Editor's Note: Katherine Newman is the James B. Knapp Dean of the Arts and Sciences at Johns Hopkins University and the co-author of Rampage: The Social Roots of School Shootings.
By Katherine Newman - Special to CNN
Why would a "quiet kid" whom no one really notices erupt into murderous violence? My research team studied the rash of school shootings that erupted in the late 1990's and arrived at some conclusions that may prove useful in understanding what happened at Chardon High School on Monday.
Initial reports suggest the shooter was a "loner'" but were quickly followed by claims that he had friends. The community was taken by surprise, but we learn the shooter texted at least one person about his intentions. These swirling contradictions are completely consistent with the findings in our book, Rampage: The Social Roots of School Shootings.
High school shooters are rarely loners. They are "failed joiners." The difference is important. A loner absents himself from social contact and withdraws from the world around him. Shooters are engaged, but not successful. They reach out to cliques, only to be rebuffed. Their daily social experience is of rejection and frustration, not isolation.
After repeated attempts to gain entry into social groups, all of which fail miserably, they hit on a "last act" that works. They start threatening dramatic action. They hint that they are going to do something that will make them notorious and they are not secretive about these warnings. That starts to generate the attention they have been aching for all along.
They know shooting people is wrong and are ambivalent about their plans. But they convince themselves that the last thing they can afford is to default on an announced plan to shoot up their school when it yields the notoriety that is the key to social acceptance, albeit for macabre reasons.
We are likely to discover that more than one kid heard warnings and did not come forward. Why? Why does the best source of information we have about an attack stay silent?
First, those warnings are rarely clear. Murky statements like ,"You'll see who lives or dies on Monday!" are not easy to decode, especially when the source is a boy known for attention seeking stunts and strange statements. Second, in the light of this "noise" adolescents who are supposed to be distancing themselves from grown ups are loathe to be tagged as tattle tales, a social risk of its own, when they aren't sure what they really know.
Finally, adults who have their reservations about the behavior of a marginal kid in their community, do not come forward to the boy's parents for fear of rupturing long standing social ties of their own. They avoid rather than confront.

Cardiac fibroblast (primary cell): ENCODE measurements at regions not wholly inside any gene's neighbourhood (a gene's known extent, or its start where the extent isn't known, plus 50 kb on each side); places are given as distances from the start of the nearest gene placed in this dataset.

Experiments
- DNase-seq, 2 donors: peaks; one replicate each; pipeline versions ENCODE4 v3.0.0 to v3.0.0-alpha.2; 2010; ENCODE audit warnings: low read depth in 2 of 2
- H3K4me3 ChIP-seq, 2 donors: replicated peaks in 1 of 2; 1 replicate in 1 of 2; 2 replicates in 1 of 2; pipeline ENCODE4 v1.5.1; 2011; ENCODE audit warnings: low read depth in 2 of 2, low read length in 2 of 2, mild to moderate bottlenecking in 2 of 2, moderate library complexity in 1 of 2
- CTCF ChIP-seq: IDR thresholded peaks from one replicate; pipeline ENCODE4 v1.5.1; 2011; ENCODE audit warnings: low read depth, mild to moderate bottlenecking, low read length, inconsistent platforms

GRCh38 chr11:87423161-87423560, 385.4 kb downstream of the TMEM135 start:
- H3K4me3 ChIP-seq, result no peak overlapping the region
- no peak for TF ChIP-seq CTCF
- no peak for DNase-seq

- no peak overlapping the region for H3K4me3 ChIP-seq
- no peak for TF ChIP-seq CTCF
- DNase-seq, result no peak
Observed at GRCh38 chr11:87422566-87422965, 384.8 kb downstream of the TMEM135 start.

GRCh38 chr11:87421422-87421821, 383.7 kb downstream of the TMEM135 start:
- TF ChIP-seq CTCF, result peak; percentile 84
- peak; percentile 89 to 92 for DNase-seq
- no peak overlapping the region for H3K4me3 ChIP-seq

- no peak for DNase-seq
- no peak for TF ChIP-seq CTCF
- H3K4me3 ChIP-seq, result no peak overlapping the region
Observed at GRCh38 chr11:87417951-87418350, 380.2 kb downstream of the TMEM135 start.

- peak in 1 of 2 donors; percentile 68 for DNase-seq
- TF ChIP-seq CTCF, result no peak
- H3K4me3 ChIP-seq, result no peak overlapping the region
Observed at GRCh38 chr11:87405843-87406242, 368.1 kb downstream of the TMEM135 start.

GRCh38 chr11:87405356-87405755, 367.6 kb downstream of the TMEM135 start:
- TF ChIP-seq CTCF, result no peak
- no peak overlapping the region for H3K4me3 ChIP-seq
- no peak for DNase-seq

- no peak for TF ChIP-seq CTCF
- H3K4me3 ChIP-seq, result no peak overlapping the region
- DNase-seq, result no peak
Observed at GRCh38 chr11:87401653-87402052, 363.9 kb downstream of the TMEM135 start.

The result is a surplus of information that something terrible is going to happen that never filters into the hands of someone who can act preemptively. In the shootings we studied, a number of kids stayed away from school because they were scared. And while parents and teachers were stunned to learn the identity of the assailant, the kids know before anyone is arrested. They have heard the warnings.
Boys who fail at sports, girls, and the other harsh tests of masculinity, are particularly vulnerable to the social and psychological marginality that produces both rage and a desperate desire to be included. When they turn an eye toward popular culture, they find plenty of support for the notion that an admirable, muscle bound, anti-hero, shoots people and lives to rule the day.
It is no accident that marginal boys seize on this "solution," especially if they live too far away from an urban setting (without a driver's license) to transport them to a social world where they might find a niche. Failing to find acceptance where they live, coming to feel permanently stuck with the identity of a loser, they try to shoot their way into a reputation that is more acceptable, dangerous and powerful.
School shootings are social pathologies with a lot of moving parts, but should not be understood as the act of a normal kid caught in the daily traffic of high school ostracism. Millions of boys feel rejected; only a tiny handful shoot their way out of this dilemma. But the mentally ill kid who is undiagnosed - and pushed over the edge that his teenage brethren well recognize - is thankfully rare. It just doesn't feel that way to a suffering community, a family that has lost a child, and the witnesses who are forever marked by a tragedy like this one.
The views expressed in this article are solely those of Katherine Newman.